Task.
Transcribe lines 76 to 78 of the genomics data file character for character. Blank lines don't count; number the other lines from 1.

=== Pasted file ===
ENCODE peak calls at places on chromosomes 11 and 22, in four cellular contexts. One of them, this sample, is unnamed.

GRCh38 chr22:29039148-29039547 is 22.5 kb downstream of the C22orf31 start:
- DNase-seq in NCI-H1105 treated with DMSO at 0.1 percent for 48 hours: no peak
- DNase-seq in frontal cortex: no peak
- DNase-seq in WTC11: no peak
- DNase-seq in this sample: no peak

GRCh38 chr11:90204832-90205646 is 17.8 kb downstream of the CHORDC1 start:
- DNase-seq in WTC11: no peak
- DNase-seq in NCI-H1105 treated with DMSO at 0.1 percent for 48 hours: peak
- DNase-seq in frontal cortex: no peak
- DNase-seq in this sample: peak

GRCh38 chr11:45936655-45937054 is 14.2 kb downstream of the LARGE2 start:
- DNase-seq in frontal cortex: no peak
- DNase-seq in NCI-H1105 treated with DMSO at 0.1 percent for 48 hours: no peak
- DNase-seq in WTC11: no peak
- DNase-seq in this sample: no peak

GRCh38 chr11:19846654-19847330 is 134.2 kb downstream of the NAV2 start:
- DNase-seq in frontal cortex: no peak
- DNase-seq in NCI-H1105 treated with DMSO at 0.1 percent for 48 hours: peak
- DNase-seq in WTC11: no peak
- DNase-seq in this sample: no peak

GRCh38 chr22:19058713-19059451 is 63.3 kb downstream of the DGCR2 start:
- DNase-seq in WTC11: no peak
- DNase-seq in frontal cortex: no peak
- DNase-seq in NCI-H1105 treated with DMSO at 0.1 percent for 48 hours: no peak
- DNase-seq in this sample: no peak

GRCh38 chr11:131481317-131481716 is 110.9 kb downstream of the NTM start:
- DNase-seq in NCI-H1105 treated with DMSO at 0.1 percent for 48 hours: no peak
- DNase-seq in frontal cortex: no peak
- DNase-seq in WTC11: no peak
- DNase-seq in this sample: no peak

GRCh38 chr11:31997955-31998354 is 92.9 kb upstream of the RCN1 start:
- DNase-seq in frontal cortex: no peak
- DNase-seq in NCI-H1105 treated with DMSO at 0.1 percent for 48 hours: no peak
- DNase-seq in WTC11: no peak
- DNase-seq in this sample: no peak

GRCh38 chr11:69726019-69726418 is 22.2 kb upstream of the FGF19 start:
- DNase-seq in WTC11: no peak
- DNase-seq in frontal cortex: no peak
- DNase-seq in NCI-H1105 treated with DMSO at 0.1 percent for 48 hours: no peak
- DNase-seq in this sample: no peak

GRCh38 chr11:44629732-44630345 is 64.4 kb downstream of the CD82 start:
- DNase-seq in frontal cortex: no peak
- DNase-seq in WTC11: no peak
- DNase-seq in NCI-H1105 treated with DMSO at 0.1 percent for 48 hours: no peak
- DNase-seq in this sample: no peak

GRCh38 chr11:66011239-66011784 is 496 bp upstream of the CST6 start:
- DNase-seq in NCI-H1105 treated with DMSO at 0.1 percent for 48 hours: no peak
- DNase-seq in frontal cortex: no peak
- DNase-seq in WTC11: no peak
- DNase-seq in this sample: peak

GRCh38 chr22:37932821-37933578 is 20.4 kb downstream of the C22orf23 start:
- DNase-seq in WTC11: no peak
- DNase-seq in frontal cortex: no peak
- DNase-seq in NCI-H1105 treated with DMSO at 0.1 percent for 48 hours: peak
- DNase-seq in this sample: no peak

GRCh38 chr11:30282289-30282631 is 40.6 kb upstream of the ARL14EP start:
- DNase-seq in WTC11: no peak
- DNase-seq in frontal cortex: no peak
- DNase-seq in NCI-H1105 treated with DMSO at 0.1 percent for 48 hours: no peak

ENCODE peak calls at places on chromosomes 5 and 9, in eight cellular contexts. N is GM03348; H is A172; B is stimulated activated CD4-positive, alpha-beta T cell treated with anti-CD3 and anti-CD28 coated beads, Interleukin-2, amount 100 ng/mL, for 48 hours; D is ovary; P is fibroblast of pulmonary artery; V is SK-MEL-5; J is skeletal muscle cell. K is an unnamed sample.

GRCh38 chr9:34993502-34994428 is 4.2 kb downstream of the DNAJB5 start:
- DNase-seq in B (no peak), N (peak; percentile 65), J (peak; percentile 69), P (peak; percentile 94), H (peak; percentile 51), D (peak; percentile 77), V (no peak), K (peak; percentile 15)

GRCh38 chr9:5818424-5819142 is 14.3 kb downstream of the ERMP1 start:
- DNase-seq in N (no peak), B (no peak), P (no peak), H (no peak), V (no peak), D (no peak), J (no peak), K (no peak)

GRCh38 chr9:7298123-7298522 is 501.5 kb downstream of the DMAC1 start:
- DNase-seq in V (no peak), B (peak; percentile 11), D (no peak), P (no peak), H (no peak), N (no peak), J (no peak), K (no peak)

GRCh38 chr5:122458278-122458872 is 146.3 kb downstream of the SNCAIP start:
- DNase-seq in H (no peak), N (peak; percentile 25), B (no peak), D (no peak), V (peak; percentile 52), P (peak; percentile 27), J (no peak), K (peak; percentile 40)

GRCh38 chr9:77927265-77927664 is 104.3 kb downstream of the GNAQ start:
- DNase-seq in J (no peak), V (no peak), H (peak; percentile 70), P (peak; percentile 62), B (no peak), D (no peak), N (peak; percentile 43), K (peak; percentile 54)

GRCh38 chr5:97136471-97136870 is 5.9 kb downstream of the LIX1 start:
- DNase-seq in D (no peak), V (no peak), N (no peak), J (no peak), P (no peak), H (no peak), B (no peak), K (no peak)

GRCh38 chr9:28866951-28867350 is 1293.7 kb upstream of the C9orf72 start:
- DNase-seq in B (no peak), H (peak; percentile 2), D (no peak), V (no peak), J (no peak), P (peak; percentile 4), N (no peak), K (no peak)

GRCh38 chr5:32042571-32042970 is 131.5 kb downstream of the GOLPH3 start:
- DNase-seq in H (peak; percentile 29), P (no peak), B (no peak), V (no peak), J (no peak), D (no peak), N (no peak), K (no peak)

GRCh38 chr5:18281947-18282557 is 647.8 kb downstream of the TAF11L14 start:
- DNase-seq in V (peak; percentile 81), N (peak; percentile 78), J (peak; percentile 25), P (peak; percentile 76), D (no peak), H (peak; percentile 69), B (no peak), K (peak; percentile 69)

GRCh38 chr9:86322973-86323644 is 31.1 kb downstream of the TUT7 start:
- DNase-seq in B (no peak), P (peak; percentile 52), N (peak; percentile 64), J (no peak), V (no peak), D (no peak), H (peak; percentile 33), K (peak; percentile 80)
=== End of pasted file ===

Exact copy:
GRCh38 chr5:32042571-32042970 is 131.5 kb downstream of the GOLPH3 start:
- DNase-seq in H (peak; percentile 29), P (no peak), B (no peak), V (no peak), J (no peak), D (no peak), N (no peak), K (no peak)

GRCh38 chr5:18281947-18282557 is 647.8 kb downstream of the TAF11L14 start: